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"There are good ships and wood ships, ships that sail the sea, but the best ships are friendships, may they always be!" – Irish Proverb

Lunch time was an awkward time in high school...

The regional school I attended held classes for all in-district students, except seniors, in the afternoon.

Students at my high school attending this regional school were granted a ten minute early dismissal from second period. This was due to the regional school starting afternoon classes ten minutes before my high school started third period, as well as to ensure that we had an opportunity to eat lunch.

This did cause some awkwardness, as I was usually the only one leaving my class ten minutes early.

My regional school peers that attended my high school packed their lunch, and would head over to the regional school to eat it there. (I can't blame them.) However, I was used to buying lunch at school, and to-go boxes were not available.

Fun fact: when I was in high school, lunch cost $1.25.

While there were several other programs that also permitted an early dismissal from second period, there were not an abundance of people eating in the cafeteria early. Being the socially-awkward nerd who didn't fit into any of the cliques, I ate alone.

Until one day... While I couldn't tell you the exact date, I do remember the day: I had seen this group of gentlemen eating together before, while I was eating alone at another table.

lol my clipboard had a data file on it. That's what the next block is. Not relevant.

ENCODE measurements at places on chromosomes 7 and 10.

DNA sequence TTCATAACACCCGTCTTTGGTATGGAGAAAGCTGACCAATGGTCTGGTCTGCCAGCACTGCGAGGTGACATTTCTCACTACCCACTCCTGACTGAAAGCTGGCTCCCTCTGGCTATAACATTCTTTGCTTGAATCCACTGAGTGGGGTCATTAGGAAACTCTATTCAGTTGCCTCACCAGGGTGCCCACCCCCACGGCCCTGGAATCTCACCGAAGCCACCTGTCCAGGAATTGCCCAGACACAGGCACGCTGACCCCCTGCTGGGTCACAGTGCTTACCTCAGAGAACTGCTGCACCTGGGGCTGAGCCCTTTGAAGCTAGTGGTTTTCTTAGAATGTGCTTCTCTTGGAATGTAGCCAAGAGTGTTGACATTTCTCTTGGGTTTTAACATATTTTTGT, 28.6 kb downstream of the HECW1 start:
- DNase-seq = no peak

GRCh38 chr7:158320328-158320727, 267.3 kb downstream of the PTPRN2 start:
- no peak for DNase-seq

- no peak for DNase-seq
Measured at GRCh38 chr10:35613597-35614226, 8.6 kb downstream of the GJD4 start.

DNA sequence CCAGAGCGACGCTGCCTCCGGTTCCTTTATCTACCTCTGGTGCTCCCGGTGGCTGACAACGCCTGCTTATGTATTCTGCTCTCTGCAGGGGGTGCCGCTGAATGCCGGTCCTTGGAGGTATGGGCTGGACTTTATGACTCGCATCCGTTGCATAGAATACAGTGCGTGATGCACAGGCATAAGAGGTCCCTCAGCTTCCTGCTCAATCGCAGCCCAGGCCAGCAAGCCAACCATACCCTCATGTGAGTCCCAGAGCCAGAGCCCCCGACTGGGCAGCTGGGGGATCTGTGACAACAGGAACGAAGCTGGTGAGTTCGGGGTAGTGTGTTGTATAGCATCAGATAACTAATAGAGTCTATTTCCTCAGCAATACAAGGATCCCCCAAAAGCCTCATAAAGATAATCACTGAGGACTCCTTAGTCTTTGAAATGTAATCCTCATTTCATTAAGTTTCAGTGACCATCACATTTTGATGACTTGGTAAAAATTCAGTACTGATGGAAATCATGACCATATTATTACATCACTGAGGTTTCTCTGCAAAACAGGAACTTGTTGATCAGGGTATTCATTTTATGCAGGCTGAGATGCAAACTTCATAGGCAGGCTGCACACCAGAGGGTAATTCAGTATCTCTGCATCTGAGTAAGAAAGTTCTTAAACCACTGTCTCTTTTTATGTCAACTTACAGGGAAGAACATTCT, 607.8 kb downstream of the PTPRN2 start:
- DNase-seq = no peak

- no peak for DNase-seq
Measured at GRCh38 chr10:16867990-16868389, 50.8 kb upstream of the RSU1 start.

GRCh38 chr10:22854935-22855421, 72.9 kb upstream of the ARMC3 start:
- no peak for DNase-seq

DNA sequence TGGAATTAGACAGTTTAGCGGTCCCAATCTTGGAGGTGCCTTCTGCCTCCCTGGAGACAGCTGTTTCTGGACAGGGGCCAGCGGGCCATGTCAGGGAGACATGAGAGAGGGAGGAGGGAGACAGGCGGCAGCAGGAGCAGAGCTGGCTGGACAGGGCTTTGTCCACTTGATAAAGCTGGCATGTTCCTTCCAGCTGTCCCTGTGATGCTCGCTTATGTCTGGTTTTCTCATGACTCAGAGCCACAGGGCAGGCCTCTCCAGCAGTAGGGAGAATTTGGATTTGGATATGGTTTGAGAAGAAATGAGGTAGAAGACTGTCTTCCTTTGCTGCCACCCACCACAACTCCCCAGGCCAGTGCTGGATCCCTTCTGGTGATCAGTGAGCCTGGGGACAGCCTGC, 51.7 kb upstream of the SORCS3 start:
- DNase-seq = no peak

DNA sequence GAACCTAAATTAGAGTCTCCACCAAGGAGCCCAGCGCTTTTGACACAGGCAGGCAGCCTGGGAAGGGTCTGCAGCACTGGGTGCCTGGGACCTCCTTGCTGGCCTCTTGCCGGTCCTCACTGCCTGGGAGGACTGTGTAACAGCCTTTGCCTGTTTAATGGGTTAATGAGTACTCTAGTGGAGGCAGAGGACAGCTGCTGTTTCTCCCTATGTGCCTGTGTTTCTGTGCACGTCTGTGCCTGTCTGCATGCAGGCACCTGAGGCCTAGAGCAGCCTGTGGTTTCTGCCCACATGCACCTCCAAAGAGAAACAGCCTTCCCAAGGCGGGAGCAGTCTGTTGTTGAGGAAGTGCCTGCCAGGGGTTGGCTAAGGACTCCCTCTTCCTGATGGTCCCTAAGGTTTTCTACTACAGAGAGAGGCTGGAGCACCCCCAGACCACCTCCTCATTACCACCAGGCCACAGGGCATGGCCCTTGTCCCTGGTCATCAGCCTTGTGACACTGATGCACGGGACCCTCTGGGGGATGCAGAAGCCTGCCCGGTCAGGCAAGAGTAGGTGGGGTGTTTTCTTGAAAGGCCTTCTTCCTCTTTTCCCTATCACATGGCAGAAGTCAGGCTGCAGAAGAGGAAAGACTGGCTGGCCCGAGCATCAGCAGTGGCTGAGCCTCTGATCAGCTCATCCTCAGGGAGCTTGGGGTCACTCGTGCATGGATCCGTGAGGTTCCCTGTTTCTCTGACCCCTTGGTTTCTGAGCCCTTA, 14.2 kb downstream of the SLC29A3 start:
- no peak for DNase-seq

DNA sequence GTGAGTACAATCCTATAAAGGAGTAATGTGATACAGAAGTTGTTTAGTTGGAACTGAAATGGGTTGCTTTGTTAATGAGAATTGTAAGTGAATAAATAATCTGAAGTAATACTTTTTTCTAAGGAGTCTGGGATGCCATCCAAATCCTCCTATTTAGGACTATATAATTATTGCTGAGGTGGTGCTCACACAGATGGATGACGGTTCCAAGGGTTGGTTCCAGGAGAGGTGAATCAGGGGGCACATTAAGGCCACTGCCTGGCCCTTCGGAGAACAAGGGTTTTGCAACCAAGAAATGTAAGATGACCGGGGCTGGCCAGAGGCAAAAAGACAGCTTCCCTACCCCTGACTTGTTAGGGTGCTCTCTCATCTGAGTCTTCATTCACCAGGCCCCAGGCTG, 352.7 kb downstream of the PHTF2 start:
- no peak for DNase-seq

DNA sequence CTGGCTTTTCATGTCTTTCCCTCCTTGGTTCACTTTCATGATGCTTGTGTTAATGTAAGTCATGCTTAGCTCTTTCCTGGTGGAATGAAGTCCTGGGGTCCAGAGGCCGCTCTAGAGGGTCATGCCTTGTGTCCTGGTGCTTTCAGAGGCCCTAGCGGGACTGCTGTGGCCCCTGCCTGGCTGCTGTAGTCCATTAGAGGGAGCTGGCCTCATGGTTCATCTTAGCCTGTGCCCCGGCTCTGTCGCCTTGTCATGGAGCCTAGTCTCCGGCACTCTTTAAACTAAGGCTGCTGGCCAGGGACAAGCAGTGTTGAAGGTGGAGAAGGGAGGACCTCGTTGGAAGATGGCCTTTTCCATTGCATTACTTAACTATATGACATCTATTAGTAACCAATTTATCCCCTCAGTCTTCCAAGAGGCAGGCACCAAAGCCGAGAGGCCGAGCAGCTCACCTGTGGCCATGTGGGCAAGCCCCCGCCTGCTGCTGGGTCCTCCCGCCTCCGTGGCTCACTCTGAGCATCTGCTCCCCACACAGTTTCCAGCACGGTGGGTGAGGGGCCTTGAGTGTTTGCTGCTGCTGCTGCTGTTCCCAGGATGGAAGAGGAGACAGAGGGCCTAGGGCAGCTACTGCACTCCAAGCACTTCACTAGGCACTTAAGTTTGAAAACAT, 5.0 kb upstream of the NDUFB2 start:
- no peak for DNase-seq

One day, one of them came over and asked if I would like to join them, so I did. And from that day on, I didn't have to eat alone.

I'm not sure they realize how much this one small gesture has meant to me over the years, but this was a defining moment while I was in high school. I treasure our moments of fellowship at the round table.

In case you haven't figured it out by now, the tables in the cafeteria were round. And the pizza was triangular-ish...

As high school goes, we all eventually graduated and went our separate ways for college or careers. But I am glad to have been able to reconnect with several of them on Facebook.

(And for those of you from that round table and have not yet re-connected on Facebook and/or LinkedIn, please do. And maybe one day soon we could all reconnect in person at another round table somewhere in the US.)

This is a historical post, thus I am using a bit of historical liberty...

I attended a regional school for math and science while in high school, and we were issued a school e-mail address within the first week of my freshman year.

I'm embarrassed to admit that one of my first e-mails, if not my first e-mail, was to thank the principal of that school for the clean bathrooms.

I never received a response. I can only imagine that he laughed while shaking his head when he read my e-mail.

I also never figured out why an old PC on a cart was stored in the mens room... perhaps my first e-mail should have been to ask about that instead.

This was both the first and last time I made a compliment about clean bathrooms via e-mail... or email.

...or your money back.

During the summer before my freshman year of high school, my parents decided we needed a new family computer, as I would soon be assigned homework that would need a computer to complete.

They soon settled on a setup which included a Packard Bell minitower computer, monitor, printer, and extended warranty. I don't remember the model number, but it came in the "Art Deco" style case and featured a Pentium processor.

You're probably still stuck on "Art Deco", right? The case was wider on the bottom than it was on the top, presumably because the motherboard was parallel with the bottom of the case. And the case looked rather presumptuous. Just like Art Deco skyscrapers.